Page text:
The Magazine of The Evangelical Lutheran Church in America


Keeping America's door open

Lutheran agencies continue to resettle a dwindling trickle of immigrants and refugees

Danielle Kearney looks up from her paper-strewn desk with a worried frown. Outside her Tampa office door, only one refugee seeks assistance.

"In the eight months before 9/11, we averaged 45 refugees a month," says Kearney, director of Lutheran Services Florida's refugee and immigration program. "Since then it's fallen to about 16 a month." Kearney understands the need for security measures, but it's the people that most concern her.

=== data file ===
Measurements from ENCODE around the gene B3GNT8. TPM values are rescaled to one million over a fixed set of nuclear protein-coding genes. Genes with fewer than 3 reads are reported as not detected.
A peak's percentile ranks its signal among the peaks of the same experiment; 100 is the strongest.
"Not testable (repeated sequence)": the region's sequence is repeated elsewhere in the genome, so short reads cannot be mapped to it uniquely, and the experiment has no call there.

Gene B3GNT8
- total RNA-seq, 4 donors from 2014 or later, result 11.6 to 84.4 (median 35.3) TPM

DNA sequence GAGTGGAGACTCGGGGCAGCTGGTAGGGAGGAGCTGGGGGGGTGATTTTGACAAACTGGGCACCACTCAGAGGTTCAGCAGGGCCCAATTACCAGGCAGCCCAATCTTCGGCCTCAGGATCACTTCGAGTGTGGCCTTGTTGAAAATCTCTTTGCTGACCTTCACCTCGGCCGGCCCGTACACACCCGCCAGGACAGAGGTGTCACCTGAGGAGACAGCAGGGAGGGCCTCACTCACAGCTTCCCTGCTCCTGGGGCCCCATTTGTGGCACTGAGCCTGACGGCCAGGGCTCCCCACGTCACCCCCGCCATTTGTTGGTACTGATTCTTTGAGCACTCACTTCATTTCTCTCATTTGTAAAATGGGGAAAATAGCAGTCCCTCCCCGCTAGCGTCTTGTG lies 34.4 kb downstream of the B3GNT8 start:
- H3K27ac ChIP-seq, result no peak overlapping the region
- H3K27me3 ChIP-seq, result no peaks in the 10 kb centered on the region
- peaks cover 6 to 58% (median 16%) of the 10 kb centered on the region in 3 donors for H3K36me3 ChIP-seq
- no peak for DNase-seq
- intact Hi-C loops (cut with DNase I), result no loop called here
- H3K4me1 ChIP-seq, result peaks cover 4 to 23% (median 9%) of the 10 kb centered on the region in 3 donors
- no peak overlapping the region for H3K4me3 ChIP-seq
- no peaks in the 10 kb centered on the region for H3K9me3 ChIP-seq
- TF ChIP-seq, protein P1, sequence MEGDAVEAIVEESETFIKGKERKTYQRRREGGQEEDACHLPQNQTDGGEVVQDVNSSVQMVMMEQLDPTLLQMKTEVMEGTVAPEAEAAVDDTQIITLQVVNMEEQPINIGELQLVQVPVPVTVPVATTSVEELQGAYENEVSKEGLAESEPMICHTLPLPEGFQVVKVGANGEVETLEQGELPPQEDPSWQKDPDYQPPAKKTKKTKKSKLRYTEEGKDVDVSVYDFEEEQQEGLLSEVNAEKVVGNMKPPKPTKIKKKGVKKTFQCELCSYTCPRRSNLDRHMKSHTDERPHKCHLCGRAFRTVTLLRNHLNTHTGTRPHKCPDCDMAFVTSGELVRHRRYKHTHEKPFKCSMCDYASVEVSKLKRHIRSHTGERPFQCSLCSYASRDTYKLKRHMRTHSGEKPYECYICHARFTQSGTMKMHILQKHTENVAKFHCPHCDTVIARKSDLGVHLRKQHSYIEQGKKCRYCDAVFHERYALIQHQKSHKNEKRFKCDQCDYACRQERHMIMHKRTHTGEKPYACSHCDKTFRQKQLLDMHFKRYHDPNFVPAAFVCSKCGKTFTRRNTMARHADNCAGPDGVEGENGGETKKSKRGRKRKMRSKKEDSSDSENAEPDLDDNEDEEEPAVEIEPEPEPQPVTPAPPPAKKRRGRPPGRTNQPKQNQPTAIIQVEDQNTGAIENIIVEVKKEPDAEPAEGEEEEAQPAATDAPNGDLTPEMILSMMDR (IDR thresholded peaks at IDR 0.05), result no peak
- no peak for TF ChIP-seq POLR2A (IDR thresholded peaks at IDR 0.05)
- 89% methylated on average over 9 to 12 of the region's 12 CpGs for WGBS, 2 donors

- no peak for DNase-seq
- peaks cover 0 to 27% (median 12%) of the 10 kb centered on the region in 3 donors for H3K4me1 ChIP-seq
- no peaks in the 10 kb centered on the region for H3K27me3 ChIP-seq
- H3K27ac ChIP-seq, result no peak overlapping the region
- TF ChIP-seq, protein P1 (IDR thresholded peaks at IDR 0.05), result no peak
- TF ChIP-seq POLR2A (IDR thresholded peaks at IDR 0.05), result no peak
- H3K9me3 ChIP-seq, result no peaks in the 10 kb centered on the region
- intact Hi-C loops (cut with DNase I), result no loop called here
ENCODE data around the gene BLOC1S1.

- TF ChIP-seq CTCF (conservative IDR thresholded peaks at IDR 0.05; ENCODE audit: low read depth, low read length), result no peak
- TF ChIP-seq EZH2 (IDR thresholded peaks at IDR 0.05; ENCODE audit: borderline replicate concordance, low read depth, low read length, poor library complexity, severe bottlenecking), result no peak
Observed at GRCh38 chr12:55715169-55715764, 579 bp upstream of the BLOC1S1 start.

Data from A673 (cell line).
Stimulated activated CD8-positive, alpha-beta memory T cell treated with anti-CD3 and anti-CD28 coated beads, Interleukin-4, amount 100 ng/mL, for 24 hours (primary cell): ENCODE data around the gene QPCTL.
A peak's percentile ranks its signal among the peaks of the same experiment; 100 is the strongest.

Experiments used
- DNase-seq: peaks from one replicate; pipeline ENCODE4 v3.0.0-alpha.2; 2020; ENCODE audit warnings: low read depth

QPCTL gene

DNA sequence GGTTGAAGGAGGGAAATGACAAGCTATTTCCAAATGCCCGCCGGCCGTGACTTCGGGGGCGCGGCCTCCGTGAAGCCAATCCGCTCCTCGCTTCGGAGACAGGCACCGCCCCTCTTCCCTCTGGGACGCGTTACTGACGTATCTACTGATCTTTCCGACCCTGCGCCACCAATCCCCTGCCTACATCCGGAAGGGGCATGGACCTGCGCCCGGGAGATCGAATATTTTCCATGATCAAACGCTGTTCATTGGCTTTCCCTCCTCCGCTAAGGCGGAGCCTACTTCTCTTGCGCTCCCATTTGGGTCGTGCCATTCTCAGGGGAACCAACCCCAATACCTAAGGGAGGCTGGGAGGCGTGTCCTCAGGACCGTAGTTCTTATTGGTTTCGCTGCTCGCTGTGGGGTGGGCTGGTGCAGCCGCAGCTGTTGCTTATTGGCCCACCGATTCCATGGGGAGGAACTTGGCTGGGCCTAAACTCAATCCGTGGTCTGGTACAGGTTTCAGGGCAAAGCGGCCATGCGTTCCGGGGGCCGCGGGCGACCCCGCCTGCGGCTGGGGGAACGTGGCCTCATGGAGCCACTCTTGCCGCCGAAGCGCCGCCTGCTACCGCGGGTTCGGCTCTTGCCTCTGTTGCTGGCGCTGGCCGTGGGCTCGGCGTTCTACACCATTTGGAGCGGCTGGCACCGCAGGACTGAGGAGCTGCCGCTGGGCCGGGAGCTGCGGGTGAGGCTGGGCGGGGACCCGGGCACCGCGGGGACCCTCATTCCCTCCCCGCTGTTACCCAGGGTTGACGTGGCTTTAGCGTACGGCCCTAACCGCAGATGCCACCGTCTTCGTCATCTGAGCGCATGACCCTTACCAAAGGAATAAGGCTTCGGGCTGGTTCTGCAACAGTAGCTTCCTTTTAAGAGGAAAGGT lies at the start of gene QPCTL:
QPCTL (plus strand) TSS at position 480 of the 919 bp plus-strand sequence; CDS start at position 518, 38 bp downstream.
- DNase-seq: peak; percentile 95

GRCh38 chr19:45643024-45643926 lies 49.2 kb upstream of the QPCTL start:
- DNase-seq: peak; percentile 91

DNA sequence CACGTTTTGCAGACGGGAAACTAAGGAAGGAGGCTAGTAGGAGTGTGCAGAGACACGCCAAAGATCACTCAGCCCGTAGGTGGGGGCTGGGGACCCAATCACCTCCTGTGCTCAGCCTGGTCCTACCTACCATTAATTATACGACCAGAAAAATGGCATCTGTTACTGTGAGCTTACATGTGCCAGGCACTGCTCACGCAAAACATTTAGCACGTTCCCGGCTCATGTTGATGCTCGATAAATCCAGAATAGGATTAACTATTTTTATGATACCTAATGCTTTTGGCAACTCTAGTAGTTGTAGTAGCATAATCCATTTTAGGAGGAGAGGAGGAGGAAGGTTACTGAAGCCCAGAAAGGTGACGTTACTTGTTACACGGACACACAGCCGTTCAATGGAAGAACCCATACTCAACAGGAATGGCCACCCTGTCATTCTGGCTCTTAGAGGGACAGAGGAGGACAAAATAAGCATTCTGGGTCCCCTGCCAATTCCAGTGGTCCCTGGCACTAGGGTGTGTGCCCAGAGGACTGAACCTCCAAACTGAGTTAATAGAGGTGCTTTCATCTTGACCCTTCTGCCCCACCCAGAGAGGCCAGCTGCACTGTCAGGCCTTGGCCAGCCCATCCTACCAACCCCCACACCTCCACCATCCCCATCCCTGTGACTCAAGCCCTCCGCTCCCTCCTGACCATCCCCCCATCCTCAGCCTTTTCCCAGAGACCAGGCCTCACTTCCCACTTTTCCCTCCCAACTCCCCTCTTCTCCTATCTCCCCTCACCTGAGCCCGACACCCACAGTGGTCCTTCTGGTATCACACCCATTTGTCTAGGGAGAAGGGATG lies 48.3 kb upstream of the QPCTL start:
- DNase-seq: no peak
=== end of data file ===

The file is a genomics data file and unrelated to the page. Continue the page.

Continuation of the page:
Government restrictions on immigrant and refugee arrivals are a phenomenon that all of Lutheran Immigration and Refugee Service's 27 resettlement affiliates are experiencing. LIRS, supported by the ELCA, the Lithuanian Evangelical Lutheran Church in Diaspora and the Lutheran Church­Missouri Synod, serves refugees and migrants in the United States. Government funding, based on numbers of arrivals, supports their work.

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March issue

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